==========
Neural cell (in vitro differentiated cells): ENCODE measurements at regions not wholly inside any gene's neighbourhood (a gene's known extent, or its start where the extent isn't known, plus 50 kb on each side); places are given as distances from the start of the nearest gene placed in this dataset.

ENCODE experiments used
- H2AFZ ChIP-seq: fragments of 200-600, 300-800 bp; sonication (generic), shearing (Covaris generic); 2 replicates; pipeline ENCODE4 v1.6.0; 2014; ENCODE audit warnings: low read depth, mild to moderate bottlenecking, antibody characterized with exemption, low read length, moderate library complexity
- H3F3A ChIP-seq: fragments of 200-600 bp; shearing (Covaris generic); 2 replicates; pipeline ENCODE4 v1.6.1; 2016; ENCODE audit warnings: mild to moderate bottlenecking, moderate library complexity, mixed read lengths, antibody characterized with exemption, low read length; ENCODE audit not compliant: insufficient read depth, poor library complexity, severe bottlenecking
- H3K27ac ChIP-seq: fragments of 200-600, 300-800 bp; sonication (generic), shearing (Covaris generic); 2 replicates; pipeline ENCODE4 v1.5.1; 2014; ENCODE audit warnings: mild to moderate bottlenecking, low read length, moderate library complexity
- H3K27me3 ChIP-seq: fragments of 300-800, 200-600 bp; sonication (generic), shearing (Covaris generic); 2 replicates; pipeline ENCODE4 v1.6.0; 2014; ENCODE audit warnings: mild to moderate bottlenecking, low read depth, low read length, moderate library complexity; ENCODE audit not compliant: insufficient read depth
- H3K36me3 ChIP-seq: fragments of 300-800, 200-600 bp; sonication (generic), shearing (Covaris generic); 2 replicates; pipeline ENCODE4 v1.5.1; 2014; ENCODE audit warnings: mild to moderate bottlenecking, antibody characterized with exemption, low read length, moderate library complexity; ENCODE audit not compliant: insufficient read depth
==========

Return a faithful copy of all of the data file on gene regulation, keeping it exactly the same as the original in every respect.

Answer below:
Neural cell (in vitro differentiated cells): ENCODE measurements at regions not wholly inside any gene's neighbourhood (a gene's known extent, or its start where the extent isn't known, plus 50 kb on each side); places are given as distances from the start of the nearest gene placed in this dataset.

ENCODE experiments used
- H2AFZ ChIP-seq: fragments of 200-600, 300-800 bp; sonication (generic), shearing (Covaris generic); 2 replicates; pipeline ENCODE4 v1.6.0; 2014; ENCODE audit warnings: low read depth, mild to moderate bottlenecking, antibody characterized with exemption, low read length, moderate library complexity
- H3F3A ChIP-seq: fragments of 200-600 bp; shearing (Covaris generic); 2 replicates; pipeline ENCODE4 v1.6.1; 2016; ENCODE audit warnings: mild to moderate bottlenecking, moderate library complexity, mixed read lengths, antibody characterized with exemption, low read length; ENCODE audit not compliant: insufficient read depth, poor library complexity, severe bottlenecking
- H3K27ac ChIP-seq: fragments of 200-600, 300-800 bp; sonication (generic), shearing (Covaris generic); 2 replicates; pipeline ENCODE4 v1.5.1; 2014; ENCODE audit warnings: mild to moderate bottlenecking, low read length, moderate library complexity
- H3K27me3 ChIP-seq: fragments of 300-800, 200-600 bp; sonication (generic), shearing (Covaris generic); 2 replicates; pipeline ENCODE4 v1.6.0; 2014; ENCODE audit warnings: mild to moderate bottlenecking, low read depth, low read length, moderate library complexity; ENCODE audit not compliant: insufficient read depth
- H3K36me3 ChIP-seq: fragments of 300-800, 200-600 bp; sonication (generic), shearing (Covaris generic); 2 replicates; pipeline ENCODE4 v1.5.1; 2014; ENCODE audit warnings: mild to moderate bottlenecking, antibody characterized with exemption, low read length, moderate library complexity; ENCODE audit not compliant: insufficient read depth